American Gods is a Hugo and Nebula Award-winning novel by Neil Gaiman. The novel is a blend of Americana, fantasy, and various strands of ancient and modern mythology, all centring on the mysterious and taciturn Shadow. It is Gaiman's fourth prose novel, preceded by Good Omens (a collaboration with Terry Pratchett), Neverwhere, and Stardust. Several of the themes touched upon in the book were previously glimpsed in The Sandman graphic novels.
The central premise of the novel is that gods and mythological creatures exist because people believe in them (a form of thoughtform). Immigrants to the United States brought with them dwarves, elves, leprechauns, and other spirits and gods. However, the power of these mythological beings has diminished as people's beliefs wane. New gods have arisen, reflecting America's obsessions with media, celebrity, technology, and drugs, among others.
Shadow is a taciturn ex-con who leaves prison only to find that his wife, Laura (McCabe) Moon, and best friend died in a car accident, leaving him alone in the world. Bereft, he takes a job as a bodyguard for a mysterious conman called Mr. Wednesday, who seems to know more about Shadow's life than he lets on. Shadow and Wednesday travel across America visiting Wednesday's unusual colleagues and acquaintances until Shadow learns that Wednesday is in fact an incarnation of Odin the All-Father (the name Wednesday is derived from "Odin's –Wōden's – day"), who in his current guise is recruiting American manifestations of the Old Gods of ancient mythology, whose powers have waned as their believers have decreased in number, to participate in an epic battle against the New American Gods, manifestations of modern life and technology (for example, the Internet, media, and modern means of transport). Shadow meets many gods and magical creatures, including Mr. Nancy (a manifestation of the spider god/trickster figure Anansi), Czernobog (here an elderly East European immigrant), and a leprechaun named Mad Sweeney, who gives Shadow the gift of a magical gold coin. Shadow tosses the coin into his wife's grave, inadvertently bringing her back from the dead as a semi-living revenant.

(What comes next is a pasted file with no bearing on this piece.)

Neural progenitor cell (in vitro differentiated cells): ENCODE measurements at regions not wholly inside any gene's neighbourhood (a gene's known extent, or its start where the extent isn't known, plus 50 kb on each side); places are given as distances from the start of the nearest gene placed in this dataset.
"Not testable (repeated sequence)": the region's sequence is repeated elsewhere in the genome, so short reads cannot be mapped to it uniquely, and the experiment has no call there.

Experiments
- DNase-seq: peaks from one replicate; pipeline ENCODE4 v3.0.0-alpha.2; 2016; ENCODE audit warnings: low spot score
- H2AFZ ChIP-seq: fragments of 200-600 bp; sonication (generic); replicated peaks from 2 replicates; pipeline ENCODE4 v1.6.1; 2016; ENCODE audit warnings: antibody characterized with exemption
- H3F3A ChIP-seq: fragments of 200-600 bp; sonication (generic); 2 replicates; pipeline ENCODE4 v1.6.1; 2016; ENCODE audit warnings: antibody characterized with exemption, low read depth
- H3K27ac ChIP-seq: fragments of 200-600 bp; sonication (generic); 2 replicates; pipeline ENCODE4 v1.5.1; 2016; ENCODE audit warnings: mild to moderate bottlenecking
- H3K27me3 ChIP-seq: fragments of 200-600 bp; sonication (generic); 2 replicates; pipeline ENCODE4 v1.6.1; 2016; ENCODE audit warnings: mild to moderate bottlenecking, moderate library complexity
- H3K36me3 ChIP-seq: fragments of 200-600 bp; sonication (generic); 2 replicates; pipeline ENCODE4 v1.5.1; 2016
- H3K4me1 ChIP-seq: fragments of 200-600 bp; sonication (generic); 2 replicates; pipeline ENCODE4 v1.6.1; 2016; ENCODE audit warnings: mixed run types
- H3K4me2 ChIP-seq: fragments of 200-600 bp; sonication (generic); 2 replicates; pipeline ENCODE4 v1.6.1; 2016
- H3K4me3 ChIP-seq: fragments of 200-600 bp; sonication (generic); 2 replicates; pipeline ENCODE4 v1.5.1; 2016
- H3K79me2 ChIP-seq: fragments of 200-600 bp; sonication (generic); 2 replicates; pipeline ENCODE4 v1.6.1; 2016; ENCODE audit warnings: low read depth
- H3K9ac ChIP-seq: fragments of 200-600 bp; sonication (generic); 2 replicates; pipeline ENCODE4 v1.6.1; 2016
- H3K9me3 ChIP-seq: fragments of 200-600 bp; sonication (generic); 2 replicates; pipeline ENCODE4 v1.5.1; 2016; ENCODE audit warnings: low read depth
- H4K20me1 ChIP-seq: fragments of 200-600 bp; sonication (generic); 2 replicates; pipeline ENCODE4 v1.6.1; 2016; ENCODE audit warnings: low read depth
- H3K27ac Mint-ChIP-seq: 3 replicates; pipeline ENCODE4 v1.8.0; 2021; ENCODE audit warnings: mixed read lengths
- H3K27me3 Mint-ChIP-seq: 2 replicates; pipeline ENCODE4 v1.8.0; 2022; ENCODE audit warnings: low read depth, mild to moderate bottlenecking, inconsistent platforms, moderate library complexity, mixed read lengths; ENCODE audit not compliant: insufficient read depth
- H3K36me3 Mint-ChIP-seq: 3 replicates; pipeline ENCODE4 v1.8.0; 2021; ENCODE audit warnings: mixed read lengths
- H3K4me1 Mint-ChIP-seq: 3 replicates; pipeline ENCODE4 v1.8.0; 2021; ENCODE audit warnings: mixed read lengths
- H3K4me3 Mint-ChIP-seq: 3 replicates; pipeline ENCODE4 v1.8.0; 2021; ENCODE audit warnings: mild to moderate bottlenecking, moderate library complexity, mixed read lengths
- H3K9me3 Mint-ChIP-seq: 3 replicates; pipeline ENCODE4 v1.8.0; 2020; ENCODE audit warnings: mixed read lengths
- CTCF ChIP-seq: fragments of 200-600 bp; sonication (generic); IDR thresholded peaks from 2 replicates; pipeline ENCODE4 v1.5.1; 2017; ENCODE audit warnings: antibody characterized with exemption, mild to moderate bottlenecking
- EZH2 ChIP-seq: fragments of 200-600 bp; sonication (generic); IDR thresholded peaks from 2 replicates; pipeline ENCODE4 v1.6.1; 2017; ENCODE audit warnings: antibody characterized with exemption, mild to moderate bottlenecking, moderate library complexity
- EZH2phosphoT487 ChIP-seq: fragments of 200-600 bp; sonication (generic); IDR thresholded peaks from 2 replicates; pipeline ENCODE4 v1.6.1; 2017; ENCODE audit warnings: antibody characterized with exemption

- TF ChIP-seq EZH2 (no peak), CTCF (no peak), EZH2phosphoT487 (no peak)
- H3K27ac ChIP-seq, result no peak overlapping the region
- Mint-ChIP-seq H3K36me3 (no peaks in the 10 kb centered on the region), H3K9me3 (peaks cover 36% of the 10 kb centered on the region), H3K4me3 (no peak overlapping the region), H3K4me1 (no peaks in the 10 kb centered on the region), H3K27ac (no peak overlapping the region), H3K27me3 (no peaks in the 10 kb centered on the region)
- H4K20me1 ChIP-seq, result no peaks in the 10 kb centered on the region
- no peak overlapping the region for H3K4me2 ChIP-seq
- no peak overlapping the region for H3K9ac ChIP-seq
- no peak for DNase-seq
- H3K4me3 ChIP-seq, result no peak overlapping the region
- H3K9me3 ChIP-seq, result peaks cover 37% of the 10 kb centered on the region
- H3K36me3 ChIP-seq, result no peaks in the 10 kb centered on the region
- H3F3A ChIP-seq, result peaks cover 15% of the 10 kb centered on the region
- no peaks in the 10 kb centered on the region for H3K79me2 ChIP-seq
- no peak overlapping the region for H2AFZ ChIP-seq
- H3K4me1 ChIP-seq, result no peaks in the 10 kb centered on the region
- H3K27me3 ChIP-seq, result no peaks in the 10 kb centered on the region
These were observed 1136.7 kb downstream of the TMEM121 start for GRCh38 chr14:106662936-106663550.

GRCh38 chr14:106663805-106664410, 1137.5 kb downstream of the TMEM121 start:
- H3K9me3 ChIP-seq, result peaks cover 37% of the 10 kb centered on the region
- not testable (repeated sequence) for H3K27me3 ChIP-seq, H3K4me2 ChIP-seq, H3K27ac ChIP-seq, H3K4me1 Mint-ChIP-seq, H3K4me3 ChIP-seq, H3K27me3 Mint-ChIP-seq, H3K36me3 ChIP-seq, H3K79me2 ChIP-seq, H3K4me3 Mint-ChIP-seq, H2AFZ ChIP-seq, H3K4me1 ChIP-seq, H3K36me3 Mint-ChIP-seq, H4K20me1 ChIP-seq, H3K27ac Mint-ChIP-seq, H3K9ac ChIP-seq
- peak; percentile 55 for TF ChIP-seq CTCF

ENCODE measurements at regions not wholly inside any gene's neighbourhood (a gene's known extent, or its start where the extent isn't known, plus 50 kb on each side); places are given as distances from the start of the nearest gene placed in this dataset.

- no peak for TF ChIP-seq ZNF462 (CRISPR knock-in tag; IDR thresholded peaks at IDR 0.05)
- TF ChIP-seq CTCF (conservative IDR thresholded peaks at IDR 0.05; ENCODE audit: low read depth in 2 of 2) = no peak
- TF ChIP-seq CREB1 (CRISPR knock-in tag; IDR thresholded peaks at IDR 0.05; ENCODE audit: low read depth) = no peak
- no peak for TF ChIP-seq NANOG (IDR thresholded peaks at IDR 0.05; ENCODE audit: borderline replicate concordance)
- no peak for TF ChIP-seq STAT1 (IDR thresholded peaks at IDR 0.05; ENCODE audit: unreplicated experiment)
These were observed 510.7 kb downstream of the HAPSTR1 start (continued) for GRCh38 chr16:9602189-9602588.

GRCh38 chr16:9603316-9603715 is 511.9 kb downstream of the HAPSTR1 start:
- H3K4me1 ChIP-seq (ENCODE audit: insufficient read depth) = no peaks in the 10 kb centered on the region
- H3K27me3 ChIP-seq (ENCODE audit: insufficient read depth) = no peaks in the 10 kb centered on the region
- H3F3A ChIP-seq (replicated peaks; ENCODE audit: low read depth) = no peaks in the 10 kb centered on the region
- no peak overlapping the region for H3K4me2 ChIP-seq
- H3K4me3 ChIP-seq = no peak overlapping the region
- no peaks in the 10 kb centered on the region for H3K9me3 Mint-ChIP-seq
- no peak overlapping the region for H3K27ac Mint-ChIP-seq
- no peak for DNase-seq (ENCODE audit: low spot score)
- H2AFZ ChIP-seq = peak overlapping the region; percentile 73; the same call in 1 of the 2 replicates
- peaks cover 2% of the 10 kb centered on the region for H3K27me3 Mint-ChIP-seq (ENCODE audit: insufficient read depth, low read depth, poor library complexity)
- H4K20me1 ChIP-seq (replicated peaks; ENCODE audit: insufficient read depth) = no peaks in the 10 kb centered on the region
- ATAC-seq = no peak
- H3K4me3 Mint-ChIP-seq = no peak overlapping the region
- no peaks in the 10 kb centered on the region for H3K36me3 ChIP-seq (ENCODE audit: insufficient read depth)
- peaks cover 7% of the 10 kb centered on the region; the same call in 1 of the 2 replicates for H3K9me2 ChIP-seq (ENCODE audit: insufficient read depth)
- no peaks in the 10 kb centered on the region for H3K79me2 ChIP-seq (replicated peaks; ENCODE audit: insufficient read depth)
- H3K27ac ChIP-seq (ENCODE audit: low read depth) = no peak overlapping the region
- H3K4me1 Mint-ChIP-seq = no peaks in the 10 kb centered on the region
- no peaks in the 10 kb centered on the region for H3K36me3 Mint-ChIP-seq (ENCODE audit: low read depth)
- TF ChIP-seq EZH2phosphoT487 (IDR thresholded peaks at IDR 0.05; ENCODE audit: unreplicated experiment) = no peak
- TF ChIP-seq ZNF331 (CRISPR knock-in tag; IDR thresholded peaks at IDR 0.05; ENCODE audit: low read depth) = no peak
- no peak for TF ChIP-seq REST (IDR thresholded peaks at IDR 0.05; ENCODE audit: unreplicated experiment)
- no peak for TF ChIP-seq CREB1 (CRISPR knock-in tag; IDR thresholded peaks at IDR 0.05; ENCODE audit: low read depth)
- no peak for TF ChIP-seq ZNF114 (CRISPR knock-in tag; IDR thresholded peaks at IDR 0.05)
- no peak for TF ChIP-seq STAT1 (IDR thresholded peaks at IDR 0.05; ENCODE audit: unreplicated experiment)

Shadow and Wednesday try to rally the Old Gods to fight the new, but most are reluctant to get involved. The New Gods abduct Shadow (utilising a group of shadowy Men in Black (MIB) led by the mysterious Mr. World), but Laura rescues him, killing several MIBs in the process. For his protection, Wednesday hides Shadow, first with a few stray Egyptian gods (Thoth, Anubis, and Bast, here as Mr. Ibis, Mr. Jaquel, and a common brown housecat) who run a funeral parlor in Illinois, and then finally in the sleepy Great Lakes community of Lakeside. Shadow meets many colourful locals in Lakeside, including Hinzelmann, an old-timer who spins tall tales, and Chad Mulligan, the workaday local chief of police. Lakeside is tranquil and idyllic but Shadow suspects something is not quite right about the town: While neighbouring communities turn into ghost towns, Lakeside is mysteriously resilient. The town's children seem to disappear with unusual frequency. But he cannot investigate further, busily travelling across America with Wednesday, meeting the likes of Johnny Appleseed and the goddess Easter to solicit their help in the brewing conflict. They are pursued all the while by the Men in Black, particularly Mister Town, a jaded MIB who blames Shadow for the death of his friends (actually murdered by Laura).